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The online version of this article (https://doi.org/10.1186/s12872-018-0801-9) contains supplementary material, which is available to authorized users.
Maximal cardiopulmonary exercise testing (CPX) is the gold-standard for cardiorespiratory fitness assessment in chronic heart failure (CHF) patients. However, high costs, required medical supervision, and safety concerns make maximal exercise testing impractical for evaluating mobility-impaired adults. Thus, several submaximal walking protocols have been developed and currently used to estimate peak oxygen consumption (VO2peak) in CHF patients. However, these tests have to be performed at close to maximum exercise intensity. The aim of this study was to examine the validity of a 500-m treadmill-walking test carried out at moderate intensity for estimating VO2peak in community-dwelling adult and elderly patients with CHF and reduced left ventricular ejection fraction (HFrEF).
Forty-three clinically stable men with HFrEF (age 67.7 ± 9.2 years, and left ventricular ejection fraction, LVEF 38% ± 6%) underwent exercise testing during an outpatient cardiac rehabilitation/secondary prevention program. Each patients completed a CPX, and a moderate and self-paced (11–13/20 on the Borg scale) 500-m treadmill-walking test. Age, weight, height, walk time, and heart rate during the 500-m test were entered into prediction equations previously validated for VO2peak estimation from a 1000-m walking test in patients with cardiovascular disease and preserved LVEF.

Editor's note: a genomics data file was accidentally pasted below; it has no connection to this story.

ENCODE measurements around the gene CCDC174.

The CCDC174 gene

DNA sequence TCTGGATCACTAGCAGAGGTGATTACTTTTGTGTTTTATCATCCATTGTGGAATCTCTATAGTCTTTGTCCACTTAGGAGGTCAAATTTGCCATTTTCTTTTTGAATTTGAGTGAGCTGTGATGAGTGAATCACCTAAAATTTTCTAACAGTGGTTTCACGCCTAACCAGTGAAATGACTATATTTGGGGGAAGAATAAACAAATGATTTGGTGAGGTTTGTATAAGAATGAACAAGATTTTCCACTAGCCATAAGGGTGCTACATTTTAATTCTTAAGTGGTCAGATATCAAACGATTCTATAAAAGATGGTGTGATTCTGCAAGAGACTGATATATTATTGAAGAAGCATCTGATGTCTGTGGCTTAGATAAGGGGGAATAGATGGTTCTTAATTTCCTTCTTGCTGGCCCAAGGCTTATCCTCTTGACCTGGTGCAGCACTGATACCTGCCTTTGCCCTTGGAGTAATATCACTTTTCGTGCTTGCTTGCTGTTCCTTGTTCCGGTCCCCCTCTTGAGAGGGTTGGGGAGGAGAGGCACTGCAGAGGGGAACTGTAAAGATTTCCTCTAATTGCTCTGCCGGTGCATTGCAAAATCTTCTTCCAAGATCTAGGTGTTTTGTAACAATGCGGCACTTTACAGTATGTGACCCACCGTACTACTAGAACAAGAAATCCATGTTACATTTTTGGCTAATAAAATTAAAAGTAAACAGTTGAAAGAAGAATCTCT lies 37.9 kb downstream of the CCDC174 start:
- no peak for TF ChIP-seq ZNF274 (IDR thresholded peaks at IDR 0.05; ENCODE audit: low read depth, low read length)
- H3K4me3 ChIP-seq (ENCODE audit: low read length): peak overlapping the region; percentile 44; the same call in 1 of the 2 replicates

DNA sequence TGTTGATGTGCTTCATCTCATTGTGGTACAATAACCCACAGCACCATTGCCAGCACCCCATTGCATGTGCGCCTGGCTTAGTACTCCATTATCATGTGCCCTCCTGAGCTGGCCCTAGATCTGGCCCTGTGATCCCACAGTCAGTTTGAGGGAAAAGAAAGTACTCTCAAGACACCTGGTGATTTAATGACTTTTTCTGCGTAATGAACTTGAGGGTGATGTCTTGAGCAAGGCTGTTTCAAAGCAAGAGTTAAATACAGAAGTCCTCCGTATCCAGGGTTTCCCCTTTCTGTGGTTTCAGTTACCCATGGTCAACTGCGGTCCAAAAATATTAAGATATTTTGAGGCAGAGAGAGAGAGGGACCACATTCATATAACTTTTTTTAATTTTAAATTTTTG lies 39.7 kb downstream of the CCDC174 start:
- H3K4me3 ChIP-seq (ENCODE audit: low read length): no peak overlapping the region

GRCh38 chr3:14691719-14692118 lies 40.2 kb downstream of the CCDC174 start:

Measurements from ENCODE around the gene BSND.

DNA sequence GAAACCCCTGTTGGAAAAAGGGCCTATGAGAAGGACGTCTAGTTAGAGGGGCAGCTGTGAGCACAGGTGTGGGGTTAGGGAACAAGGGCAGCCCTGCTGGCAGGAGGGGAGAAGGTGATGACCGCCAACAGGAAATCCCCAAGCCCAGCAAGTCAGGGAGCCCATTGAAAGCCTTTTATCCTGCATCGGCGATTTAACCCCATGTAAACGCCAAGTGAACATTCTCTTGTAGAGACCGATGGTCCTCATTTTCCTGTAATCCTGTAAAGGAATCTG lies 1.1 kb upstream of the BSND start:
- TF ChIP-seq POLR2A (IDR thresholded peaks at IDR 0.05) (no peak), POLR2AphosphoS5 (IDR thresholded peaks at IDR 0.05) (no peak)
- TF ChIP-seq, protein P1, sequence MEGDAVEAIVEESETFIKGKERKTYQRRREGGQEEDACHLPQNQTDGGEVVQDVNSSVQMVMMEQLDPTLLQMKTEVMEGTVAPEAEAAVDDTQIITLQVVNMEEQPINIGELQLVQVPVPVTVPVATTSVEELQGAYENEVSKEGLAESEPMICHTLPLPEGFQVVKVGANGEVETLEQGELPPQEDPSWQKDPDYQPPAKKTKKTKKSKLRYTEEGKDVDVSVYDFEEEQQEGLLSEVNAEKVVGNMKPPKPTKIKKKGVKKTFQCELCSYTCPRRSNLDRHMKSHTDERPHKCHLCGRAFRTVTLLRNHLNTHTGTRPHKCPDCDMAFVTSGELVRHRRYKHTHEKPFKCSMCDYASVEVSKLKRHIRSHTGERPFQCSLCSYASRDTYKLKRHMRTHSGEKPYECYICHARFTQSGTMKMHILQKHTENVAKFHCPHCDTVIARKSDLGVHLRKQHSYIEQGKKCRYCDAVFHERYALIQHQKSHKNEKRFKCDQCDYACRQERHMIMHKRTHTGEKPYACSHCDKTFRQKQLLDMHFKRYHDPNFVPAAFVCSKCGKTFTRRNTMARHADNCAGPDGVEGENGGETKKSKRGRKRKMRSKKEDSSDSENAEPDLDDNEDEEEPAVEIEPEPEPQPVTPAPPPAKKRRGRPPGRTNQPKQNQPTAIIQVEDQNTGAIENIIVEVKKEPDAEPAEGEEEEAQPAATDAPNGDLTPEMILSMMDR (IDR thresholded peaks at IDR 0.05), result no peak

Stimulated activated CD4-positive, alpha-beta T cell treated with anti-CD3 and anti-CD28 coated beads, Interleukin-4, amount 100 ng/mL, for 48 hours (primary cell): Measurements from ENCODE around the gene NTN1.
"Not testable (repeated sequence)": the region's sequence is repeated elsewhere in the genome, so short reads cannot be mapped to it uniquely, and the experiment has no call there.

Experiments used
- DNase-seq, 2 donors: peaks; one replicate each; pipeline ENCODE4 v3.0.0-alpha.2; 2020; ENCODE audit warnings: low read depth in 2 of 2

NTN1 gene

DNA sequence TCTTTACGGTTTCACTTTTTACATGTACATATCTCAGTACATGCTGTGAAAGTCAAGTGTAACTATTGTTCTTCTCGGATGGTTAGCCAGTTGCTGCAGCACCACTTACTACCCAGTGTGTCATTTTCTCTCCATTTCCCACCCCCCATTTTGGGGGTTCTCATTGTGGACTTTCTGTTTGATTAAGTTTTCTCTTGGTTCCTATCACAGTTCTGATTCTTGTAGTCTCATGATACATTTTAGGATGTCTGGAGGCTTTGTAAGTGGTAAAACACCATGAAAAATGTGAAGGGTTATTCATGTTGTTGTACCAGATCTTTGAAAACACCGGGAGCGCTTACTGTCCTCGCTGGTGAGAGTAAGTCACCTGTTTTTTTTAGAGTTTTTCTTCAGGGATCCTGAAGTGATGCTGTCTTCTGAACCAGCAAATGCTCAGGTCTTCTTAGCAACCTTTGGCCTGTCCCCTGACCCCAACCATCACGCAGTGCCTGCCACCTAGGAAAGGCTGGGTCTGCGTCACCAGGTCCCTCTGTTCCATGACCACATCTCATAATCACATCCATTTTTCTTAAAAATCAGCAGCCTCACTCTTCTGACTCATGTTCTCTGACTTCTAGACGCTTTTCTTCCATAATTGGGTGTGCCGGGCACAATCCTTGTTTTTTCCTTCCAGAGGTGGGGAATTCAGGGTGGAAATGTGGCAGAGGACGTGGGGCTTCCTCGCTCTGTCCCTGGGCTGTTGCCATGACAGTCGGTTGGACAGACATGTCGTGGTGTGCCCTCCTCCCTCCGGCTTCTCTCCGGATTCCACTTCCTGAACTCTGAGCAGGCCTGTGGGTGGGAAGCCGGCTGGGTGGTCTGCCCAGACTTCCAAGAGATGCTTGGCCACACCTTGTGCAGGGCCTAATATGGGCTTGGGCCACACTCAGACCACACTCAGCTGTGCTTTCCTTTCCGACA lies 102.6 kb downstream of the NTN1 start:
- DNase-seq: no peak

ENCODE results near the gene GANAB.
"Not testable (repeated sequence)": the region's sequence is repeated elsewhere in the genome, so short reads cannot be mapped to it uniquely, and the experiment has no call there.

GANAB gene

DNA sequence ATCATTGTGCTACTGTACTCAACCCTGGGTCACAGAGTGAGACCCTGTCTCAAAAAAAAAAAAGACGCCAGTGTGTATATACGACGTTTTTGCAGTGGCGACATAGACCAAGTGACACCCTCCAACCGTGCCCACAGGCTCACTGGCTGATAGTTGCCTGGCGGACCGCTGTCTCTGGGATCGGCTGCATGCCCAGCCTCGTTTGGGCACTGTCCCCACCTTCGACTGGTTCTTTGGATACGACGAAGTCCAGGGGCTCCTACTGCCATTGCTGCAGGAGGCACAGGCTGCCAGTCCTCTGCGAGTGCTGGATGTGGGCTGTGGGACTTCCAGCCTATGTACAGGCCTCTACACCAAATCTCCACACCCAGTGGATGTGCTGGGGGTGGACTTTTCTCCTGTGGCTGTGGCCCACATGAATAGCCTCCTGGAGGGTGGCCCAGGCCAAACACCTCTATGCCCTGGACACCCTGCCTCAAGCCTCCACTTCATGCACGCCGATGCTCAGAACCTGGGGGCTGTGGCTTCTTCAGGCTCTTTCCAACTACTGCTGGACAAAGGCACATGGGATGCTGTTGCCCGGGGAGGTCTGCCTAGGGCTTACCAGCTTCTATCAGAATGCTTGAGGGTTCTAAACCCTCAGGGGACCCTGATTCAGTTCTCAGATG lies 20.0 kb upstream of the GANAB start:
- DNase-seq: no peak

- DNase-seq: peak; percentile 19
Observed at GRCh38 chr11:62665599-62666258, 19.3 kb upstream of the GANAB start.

Directly measured and estimated VO2peak values were not different (21.6 ± 4.9 vs 21.7 ± 4.6 mL/kg/min). The comparison between measured and estimated VO2peak values yielded a correlation of R = 0.97 (SEE = 0.7 mL/kg/min, P < 0.0001). The slope and the intercept coincided with the line of identity (Passing and Bablock analysis, P = 0.50). Residuals were normally distributed, and the examination of the Bland-Altman analysis do not show systematic or proportional error.
A moderate and self-regulated 500-m treadmill-walking test is a valid tool for VO2peak estimation in patients with HFrEF. These findings may have practical implications in the context of transitioning from clinically based programs to fitness facilities or self-guided exercise programs in adults and elderly men with HFrEF.